Wednesday, October 7, 2009


It’s Autumn. Leaves are turning and falling. Days are shorter and shorter. Capri pants are out - sweaters are in. That smell is in the air. It’s that time of year when you want to pick up a backpack and a number 2 pencil. You want to be outside as much as you can because you know what’s coming. You find yourself with an urge to make soup and the coffee tastes better than it ever does in the summer. You put an extra blanket back on the bed.

This seasonal transition we’re in seemed to happen overnight – one day you’re in sunshine and shorts and the next day you’re thinking maybe you should turn the furnace on. It was probably more abrupt having spent the 2 weeks prior to the change in 95 degree heat with 95 percent humidity. I don’t think I was quite ready. I still want those 60 degree days where the sun shines and you can do some Fall clean-up in the yard. I’m not ready to hunker down for the count quite yet. Transitions are always a challenge in some way.

The transition back to regular life is marked by Haiti leftovers. I came back with intestinal bugs – always a pleasure and I won’t bore you all with the details. This time I also came back with a different experience – Dengue fever. A mosquito borne viral illness, it is characterized by fever, headache, back ache, joint aches, and a funky reddish tinge to the skin. In short, you feel like a truck hit you. Cure? Tylenol and a lot of naps. Ah, Haiti – the gift that keeps on giving.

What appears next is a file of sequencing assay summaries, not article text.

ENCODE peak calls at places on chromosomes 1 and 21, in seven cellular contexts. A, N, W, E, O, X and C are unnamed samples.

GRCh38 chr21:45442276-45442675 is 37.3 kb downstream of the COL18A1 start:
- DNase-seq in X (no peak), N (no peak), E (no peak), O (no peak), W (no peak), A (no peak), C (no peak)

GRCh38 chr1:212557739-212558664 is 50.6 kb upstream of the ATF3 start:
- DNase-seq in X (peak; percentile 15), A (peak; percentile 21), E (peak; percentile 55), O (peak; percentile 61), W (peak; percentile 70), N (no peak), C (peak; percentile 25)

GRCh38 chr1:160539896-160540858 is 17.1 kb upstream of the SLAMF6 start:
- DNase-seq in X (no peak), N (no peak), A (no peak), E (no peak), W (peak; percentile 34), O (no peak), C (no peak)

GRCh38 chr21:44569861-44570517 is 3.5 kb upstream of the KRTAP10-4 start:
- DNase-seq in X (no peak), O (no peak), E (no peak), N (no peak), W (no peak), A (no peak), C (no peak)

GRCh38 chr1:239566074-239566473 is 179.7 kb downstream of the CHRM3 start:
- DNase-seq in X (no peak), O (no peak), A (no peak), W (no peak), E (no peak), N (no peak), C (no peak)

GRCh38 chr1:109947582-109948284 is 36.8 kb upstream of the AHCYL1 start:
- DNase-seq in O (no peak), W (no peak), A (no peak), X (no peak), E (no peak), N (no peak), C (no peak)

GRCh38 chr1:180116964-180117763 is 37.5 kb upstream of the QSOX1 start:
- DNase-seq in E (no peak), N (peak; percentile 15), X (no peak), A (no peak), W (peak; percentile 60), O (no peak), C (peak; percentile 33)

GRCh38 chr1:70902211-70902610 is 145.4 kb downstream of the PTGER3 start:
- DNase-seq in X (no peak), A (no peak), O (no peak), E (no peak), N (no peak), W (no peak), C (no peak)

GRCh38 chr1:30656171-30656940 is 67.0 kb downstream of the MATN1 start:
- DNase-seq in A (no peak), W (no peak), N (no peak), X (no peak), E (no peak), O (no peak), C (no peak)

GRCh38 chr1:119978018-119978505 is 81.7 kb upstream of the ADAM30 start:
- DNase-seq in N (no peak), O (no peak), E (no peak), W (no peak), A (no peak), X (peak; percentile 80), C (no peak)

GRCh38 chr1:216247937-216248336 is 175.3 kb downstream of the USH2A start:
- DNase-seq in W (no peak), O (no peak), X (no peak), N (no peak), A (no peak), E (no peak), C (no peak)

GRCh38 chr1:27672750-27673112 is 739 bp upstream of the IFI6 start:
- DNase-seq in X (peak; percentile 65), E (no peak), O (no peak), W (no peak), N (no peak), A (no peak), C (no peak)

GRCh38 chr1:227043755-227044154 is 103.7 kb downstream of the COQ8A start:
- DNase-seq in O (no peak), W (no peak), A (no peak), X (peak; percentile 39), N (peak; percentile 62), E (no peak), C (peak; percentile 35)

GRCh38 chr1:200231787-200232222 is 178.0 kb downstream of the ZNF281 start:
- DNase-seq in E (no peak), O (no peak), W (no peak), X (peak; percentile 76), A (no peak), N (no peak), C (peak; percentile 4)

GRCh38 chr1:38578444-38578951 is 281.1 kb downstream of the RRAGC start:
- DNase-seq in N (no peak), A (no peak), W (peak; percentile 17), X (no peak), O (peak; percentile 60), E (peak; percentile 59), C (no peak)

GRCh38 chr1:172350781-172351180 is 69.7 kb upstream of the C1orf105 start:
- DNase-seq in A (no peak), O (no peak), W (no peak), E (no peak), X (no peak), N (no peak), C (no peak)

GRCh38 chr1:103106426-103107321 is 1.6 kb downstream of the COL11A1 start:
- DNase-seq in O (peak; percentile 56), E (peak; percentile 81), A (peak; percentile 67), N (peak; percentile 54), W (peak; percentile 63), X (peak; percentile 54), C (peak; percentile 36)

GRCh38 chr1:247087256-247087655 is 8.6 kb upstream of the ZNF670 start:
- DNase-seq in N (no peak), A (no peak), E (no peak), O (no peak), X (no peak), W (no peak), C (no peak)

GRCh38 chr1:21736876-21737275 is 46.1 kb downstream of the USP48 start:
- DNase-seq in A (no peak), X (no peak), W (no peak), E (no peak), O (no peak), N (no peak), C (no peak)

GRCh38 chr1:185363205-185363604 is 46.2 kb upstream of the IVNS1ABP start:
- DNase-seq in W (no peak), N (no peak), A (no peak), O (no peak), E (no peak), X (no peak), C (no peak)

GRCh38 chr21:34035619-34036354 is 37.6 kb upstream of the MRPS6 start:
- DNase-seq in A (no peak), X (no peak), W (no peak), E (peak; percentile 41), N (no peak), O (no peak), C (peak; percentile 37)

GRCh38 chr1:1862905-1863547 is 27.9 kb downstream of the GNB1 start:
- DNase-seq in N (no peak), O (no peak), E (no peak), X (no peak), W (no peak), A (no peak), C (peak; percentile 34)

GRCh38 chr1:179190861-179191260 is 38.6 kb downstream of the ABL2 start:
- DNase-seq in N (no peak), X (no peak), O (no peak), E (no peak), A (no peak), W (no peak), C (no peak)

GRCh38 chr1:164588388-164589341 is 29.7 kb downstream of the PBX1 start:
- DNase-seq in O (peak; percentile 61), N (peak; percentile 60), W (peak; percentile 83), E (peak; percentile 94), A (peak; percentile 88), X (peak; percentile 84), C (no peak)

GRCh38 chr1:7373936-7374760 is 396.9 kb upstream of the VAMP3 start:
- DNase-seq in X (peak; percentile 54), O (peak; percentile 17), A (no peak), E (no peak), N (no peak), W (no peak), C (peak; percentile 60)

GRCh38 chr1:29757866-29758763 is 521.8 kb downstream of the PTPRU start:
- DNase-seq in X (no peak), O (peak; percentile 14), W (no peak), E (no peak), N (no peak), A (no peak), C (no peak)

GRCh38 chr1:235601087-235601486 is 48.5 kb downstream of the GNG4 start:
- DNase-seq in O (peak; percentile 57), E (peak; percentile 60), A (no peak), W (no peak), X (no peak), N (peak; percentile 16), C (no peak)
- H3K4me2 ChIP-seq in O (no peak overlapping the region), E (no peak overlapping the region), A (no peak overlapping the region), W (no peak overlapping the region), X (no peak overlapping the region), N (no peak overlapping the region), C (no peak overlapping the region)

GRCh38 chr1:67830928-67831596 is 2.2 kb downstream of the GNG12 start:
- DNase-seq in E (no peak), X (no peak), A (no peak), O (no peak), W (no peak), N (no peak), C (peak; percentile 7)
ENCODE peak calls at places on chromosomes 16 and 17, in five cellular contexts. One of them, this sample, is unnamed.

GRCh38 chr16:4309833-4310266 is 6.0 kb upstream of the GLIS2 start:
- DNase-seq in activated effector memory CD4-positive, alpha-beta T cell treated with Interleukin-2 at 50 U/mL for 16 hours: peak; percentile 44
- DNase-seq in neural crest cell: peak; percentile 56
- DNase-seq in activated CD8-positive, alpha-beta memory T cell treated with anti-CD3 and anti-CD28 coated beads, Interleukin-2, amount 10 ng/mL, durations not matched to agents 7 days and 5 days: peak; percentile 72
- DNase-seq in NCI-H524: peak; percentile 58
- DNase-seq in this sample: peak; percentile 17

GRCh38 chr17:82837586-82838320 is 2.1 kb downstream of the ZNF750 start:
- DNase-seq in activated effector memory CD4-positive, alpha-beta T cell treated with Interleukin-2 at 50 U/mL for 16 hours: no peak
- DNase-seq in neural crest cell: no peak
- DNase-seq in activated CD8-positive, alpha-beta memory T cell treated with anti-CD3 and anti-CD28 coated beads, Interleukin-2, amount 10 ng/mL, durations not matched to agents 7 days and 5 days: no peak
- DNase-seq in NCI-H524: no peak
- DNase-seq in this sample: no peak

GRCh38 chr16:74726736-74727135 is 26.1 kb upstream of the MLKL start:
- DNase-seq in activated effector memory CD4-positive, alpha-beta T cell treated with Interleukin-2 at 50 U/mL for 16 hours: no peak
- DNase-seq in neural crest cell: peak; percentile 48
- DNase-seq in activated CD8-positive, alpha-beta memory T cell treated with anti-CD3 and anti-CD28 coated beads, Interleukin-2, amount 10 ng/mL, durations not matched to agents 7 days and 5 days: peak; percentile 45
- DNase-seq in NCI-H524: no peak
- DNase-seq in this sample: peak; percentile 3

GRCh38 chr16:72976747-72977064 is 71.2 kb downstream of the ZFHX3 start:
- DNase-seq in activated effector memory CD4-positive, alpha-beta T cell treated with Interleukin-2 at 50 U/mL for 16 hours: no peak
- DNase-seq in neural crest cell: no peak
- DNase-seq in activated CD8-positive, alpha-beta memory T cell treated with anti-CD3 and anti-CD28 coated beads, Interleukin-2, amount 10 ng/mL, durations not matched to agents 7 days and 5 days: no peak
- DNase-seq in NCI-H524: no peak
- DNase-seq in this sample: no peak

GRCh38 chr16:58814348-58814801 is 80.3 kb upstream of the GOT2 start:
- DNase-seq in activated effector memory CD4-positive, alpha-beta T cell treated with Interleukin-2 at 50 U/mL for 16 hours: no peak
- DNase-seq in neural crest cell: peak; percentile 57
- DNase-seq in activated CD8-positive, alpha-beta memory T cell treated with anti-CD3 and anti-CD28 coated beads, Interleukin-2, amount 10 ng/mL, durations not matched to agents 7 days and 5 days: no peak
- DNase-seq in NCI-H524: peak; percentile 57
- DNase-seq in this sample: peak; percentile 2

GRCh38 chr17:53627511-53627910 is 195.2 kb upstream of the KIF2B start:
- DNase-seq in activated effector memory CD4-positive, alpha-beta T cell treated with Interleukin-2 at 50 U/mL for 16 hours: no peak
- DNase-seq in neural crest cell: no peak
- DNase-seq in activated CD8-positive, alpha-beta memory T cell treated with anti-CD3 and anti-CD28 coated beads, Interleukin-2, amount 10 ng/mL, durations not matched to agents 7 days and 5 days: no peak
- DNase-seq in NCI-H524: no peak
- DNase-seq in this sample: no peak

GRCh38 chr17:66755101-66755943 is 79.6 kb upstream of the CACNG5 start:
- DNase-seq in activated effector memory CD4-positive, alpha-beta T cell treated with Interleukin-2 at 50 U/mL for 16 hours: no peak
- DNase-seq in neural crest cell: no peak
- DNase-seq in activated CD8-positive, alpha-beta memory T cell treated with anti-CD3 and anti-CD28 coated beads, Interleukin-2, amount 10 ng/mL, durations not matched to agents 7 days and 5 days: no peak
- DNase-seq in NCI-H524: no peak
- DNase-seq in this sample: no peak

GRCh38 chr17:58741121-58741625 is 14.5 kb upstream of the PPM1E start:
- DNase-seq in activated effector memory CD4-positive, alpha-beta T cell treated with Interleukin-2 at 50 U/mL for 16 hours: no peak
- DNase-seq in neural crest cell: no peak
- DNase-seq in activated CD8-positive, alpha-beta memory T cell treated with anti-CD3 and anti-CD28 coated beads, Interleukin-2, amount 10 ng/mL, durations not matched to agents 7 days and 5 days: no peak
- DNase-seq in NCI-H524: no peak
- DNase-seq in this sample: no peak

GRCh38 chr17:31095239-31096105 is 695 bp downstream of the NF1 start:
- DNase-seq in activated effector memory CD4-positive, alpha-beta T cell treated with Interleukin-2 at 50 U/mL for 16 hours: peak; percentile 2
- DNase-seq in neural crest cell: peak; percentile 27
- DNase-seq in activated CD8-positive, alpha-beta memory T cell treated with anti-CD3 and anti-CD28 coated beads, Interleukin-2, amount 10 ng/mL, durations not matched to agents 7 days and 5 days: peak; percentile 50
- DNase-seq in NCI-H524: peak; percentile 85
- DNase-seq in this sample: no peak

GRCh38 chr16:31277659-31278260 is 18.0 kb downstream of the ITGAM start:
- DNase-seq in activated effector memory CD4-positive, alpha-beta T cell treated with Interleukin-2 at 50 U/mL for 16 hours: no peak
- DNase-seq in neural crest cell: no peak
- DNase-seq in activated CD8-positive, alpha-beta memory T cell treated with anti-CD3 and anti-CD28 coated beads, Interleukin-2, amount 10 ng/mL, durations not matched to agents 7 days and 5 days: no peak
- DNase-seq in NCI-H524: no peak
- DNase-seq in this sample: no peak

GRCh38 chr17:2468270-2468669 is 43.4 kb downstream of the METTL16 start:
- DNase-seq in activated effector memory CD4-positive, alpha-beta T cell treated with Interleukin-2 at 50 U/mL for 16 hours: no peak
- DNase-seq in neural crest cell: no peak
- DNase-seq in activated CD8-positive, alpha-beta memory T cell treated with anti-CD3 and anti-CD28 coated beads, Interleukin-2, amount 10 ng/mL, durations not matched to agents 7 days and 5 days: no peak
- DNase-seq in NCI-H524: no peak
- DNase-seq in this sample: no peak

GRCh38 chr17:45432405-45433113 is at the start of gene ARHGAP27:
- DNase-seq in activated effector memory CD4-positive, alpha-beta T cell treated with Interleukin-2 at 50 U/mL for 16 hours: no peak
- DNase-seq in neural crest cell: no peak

Tim O’Brien starts his book, The Things They Carried, with a litany of all the things different soldiers carried with them through the Vietnam War. There were many things that everybody carried. They were necessities – SOP – for all soldiers like a rain poncho, ammunition, dog tags. In addition to the things in common, they all carried something unique. They carried photos or foot powder or extra socks or a Bible or a talisman. And they all carried their history.

Haiti, and Valentina, are now part of my history. Back at home, there’s work to do and I’m working. There’s a house to clean and I’m cleaning. There are bills to pay – yep – I’m paying. Life is back to normal. I’m moving on which is what we all do because we have no choice. Life is full of experiences and changes for all of us. None of us is exempt. No matter how big it is to us at the time - no matter how intense – our pain is no bigger than anyone else’s pain. We all have to deal with the stuff that comes our way. The best we can do is try to integrate those experiences into who we are and where we are. Let them in. Learn from them. Let them change us. Carry them.

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